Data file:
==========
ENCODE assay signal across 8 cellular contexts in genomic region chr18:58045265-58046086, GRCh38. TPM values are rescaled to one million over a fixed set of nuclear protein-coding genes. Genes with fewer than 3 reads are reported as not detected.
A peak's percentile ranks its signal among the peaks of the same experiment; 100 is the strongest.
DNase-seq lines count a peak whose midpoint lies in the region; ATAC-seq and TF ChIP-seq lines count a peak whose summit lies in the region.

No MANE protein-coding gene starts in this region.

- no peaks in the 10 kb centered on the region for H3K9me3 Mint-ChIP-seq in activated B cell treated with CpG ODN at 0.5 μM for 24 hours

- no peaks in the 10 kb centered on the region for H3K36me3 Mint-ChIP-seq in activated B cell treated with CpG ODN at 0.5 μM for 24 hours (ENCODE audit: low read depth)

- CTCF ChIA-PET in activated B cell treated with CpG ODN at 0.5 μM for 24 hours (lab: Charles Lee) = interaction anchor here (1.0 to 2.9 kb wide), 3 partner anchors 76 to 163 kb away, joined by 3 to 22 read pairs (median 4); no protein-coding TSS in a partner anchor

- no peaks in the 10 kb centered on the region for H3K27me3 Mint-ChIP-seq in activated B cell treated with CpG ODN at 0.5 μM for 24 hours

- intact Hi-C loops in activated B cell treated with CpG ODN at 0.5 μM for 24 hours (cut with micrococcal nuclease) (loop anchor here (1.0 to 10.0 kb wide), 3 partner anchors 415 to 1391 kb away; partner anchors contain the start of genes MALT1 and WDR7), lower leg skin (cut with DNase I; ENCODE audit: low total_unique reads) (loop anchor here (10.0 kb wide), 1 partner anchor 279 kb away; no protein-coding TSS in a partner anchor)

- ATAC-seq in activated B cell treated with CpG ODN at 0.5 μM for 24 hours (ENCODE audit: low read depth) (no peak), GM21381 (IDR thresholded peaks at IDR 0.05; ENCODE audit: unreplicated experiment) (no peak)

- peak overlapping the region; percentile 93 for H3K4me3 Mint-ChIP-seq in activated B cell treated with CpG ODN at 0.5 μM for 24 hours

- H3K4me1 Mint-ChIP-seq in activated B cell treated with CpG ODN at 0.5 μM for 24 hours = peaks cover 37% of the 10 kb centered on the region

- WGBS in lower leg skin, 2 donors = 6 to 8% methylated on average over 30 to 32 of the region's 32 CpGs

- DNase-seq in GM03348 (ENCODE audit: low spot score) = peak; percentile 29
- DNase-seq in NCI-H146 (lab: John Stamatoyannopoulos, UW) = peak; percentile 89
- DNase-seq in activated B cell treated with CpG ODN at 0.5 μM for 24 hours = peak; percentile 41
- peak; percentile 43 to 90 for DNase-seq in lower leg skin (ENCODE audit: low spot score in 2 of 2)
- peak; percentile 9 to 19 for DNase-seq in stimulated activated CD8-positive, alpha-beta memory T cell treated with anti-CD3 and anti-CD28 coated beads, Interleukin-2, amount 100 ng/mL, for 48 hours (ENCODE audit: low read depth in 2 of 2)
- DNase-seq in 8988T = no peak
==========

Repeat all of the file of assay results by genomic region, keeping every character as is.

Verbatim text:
ENCODE assay signal across 8 cellular contexts in genomic region chr18:58045265-58046086, GRCh38. TPM values are rescaled to one million over a fixed set of nuclear protein-coding genes. Genes with fewer than 3 reads are reported as not detected.
A peak's percentile ranks its signal among the peaks of the same experiment; 100 is the strongest.
DNase-seq lines count a peak whose midpoint lies in the region; ATAC-seq and TF ChIP-seq lines count a peak whose summit lies in the region.

No MANE protein-coding gene starts in this region.

- no peaks in the 10 kb centered on the region for H3K9me3 Mint-ChIP-seq in activated B cell treated with CpG ODN at 0.5 μM for 24 hours

- no peaks in the 10 kb centered on the region for H3K36me3 Mint-ChIP-seq in activated B cell treated with CpG ODN at 0.5 μM for 24 hours (ENCODE audit: low read depth)

- CTCF ChIA-PET in activated B cell treated with CpG ODN at 0.5 μM for 24 hours (lab: Charles Lee) = interaction anchor here (1.0 to 2.9 kb wide), 3 partner anchors 76 to 163 kb away, joined by 3 to 22 read pairs (median 4); no protein-coding TSS in a partner anchor

- no peaks in the 10 kb centered on the region for H3K27me3 Mint-ChIP-seq in activated B cell treated with CpG ODN at 0.5 μM for 24 hours

- intact Hi-C loops in activated B cell treated with CpG ODN at 0.5 μM for 24 hours (cut with micrococcal nuclease) (loop anchor here (1.0 to 10.0 kb wide), 3 partner anchors 415 to 1391 kb away; partner anchors contain the start of genes MALT1 and WDR7), lower leg skin (cut with DNase I; ENCODE audit: low total_unique reads) (loop anchor here (10.0 kb wide), 1 partner anchor 279 kb away; no protein-coding TSS in a partner anchor)

- ATAC-seq in activated B cell treated with CpG ODN at 0.5 μM for 24 hours (ENCODE audit: low read depth) (no peak), GM21381 (IDR thresholded peaks at IDR 0.05; ENCODE audit: unreplicated experiment) (no peak)

- peak overlapping the region; percentile 93 for H3K4me3 Mint-ChIP-seq in activated B cell treated with CpG ODN at 0.5 μM for 24 hours

- H3K4me1 Mint-ChIP-seq in activated B cell treated with CpG ODN at 0.5 μM for 24 hours = peaks cover 37% of the 10 kb centered on the region

- WGBS in lower leg skin, 2 donors = 6 to 8% methylated on average over 30 to 32 of the region's 32 CpGs

- DNase-seq in GM03348 (ENCODE audit: low spot score) = peak; percentile 29
- DNase-seq in NCI-H146 (lab: John Stamatoyannopoulos, UW) = peak; percentile 89
- DNase-seq in activated B cell treated with CpG ODN at 0.5 μM for 24 hours = peak; percentile 41
- peak; percentile 43 to 90 for DNase-seq in lower leg skin (ENCODE audit: low spot score in 2 of 2)
- peak; percentile 9 to 19 for DNase-seq in stimulated activated CD8-positive, alpha-beta memory T cell treated with anti-CD3 and anti-CD28 coated beads, Interleukin-2, amount 100 ng/mL, for 48 hours (ENCODE audit: low read depth in 2 of 2)
- DNase-seq in 8988T = no peak